Jump to content
Seriously No Politics ×

Unintended consequence of ***some*** modesty teachings is distrust of men and other insights


Recommended Posts

10 hours ago, longview said:

On the other hand, shocking in this way could end up being self-defeating. We have been subjected to ever increasing barrage of wild demands and expressions of social justice outrage for years and decades. Just to list a few examples:

  • advocacy for regulations to force installation of a 3rd bathroom to accommodate various uncountable genders
  • tweaking Title IX to force women athletes to share locker rooms with biological men claiming to be tran
  • empowering the medical/industrial complex to perform surgical mutilations and chemical castration of under age children
  • demonizing males or whatever patriarchy
  • underhanded subterfuge by allowing many K-12 administrators to sidestep the rights of parents to be informed when children are being subjected to social experimentation

These things cause greater polarization. The absolutist statement would likely be considered to be divisive and would tend to shut down dialogue. Thus being prejudicial. My alternative appeals to empathy and invites further discussion. At worse, it might be considered semi-prejudicial.

It is possible it might do that.  This is something I would love to see studies on. My guess is it depends on at least three things, first the size of the group the idea is being shared with because the larger the group the less personal the sharing will come across in and my guess the more prone someone whose tendency is to debate rather than listen will shift to that approach.

I think it could also be dependent on how close someone is to the woman sharing this. If close, they will most likely view the conversation in a more personal way and it will be more about understanding why than politics, etc.

It would also likely require someone more interested in the person involved than looking on it as an argument or needing to make a point or to persuade the woman to change her mind. 

If any man does get that desire to debate as the first response to being told this by a woman they are close to, at that point I really hope they step back and keep their mouth shut for awhile so they don’t lose the chance to learn about her feelings and needs and before engaging with her to debate take the time to think about why they feel they need to change the woman’s mind more than listen to her view, her description of what she does to protect herself from danger. 

Edited by Calm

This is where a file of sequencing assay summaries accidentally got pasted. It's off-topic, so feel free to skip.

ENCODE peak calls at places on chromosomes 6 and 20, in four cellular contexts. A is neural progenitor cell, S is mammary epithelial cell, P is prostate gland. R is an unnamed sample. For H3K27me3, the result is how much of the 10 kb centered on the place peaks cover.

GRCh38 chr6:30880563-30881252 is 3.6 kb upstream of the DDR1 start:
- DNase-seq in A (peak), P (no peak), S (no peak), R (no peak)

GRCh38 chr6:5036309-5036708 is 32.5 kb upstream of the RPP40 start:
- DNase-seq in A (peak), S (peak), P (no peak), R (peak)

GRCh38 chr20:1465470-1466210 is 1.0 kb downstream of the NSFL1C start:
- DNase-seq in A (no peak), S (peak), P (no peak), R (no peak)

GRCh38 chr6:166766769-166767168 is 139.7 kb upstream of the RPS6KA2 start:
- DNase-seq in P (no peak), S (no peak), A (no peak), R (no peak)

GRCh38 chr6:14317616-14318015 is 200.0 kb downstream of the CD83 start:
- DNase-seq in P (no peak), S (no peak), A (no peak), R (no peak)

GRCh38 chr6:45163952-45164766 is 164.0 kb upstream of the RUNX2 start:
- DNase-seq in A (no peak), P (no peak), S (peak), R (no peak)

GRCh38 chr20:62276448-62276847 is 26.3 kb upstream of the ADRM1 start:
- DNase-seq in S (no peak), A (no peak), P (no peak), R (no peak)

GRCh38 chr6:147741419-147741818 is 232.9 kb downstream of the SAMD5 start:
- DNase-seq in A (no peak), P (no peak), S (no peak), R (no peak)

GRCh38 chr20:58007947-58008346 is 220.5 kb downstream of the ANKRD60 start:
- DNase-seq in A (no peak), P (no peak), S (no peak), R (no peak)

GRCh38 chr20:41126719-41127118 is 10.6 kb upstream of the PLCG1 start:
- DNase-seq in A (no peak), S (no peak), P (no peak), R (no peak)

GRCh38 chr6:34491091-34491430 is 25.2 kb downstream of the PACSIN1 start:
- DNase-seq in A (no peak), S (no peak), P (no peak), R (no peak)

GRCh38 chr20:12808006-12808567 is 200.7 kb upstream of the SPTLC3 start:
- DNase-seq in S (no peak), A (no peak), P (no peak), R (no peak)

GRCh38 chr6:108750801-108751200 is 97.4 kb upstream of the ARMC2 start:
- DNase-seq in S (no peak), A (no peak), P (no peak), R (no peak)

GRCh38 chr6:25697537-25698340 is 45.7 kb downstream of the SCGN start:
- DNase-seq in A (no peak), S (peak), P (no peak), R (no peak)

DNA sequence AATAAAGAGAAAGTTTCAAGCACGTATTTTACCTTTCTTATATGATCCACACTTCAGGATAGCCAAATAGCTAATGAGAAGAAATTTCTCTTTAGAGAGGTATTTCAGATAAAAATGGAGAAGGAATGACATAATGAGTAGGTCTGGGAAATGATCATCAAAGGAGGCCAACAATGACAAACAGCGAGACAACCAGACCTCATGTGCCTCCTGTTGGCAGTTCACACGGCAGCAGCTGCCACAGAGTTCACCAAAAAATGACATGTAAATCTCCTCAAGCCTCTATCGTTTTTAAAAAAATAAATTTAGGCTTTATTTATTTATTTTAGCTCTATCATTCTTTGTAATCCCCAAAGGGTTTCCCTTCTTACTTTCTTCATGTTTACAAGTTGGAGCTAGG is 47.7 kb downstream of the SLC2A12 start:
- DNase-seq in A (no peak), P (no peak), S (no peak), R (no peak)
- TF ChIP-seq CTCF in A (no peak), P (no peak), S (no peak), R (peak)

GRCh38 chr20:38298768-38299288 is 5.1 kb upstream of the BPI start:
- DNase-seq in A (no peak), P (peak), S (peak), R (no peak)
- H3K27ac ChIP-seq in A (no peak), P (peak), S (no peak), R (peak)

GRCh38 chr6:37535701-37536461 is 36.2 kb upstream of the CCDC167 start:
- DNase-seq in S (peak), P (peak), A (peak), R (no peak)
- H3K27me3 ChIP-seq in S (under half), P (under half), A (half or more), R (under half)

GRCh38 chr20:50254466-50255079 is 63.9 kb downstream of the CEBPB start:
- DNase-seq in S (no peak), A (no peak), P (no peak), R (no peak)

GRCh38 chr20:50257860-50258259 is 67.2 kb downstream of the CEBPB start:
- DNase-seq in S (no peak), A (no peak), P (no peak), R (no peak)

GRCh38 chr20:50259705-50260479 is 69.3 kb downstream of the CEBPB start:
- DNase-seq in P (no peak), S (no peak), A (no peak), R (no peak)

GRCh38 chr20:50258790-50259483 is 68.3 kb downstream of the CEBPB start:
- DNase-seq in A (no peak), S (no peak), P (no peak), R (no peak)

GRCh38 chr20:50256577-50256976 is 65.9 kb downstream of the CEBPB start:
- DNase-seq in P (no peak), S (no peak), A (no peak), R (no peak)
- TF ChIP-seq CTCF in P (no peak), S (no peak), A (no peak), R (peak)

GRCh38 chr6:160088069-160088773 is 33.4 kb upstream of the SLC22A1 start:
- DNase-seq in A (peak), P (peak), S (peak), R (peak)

Link to comment
11 hours ago, longview said:

On the other hand, shocking in this way could end up being self-defeating. We have been subjected to ever increasing barrage of wild demands and expressions of social justice outrage for years and decades. Just to list a few examples:

  • advocacy for regulations to force installation of a 3rd bathroom to accommodate various uncountable genders
  • tweaking Title IX to force women athletes to share locker rooms with biological men claiming to be tran
  • empowering the medical/industrial complex to perform surgical mutilations and chemical castration of under age children
  • demonizing males or whatever patriarchy
  • underhanded subterfuge by allowing many K-12 administrators to sidestep the rights of parents to be informed when children are being subjected to social experimentation

These things cause greater polarization. The absolutist statement would likely be considered to be divisive and would tend to shut down dialogue. Thus being prejudicial. My alternative appeals to empathy and invites further discussion. At worse, it might be considered semi-prejudicial.

Why not leave framing this to the people who are coping with the actual problem instead of tone policing them? Your approach doesn’t lead to dialogue. It has been tried. Even with the “shocking” framing many men have no idea it is going on. With the more milquetoast version even fewer well. I don’t think either will work. Moroni may be onto something:

“and when I speak the word of God with sharpness they tremble and anger against me; and when I use no sharpness they harden their hearts against it;”

You compare this to your paranoid transphobia which you think is all nonsense. Are you actually persuadable or are you just asking it to be toned down so it is easier to ignore?

Link to comment

PS:  please let’s not use this thread to get into transgender issues and stay focus on the topic of how to teach modesty, including the implications of what happens when we teach women to distrust men by telling women and girls the way we dress controls how men and boys think and feel to the point we need to assume responsibility for their thoughts and feelings.

Where does distrust of men lead to?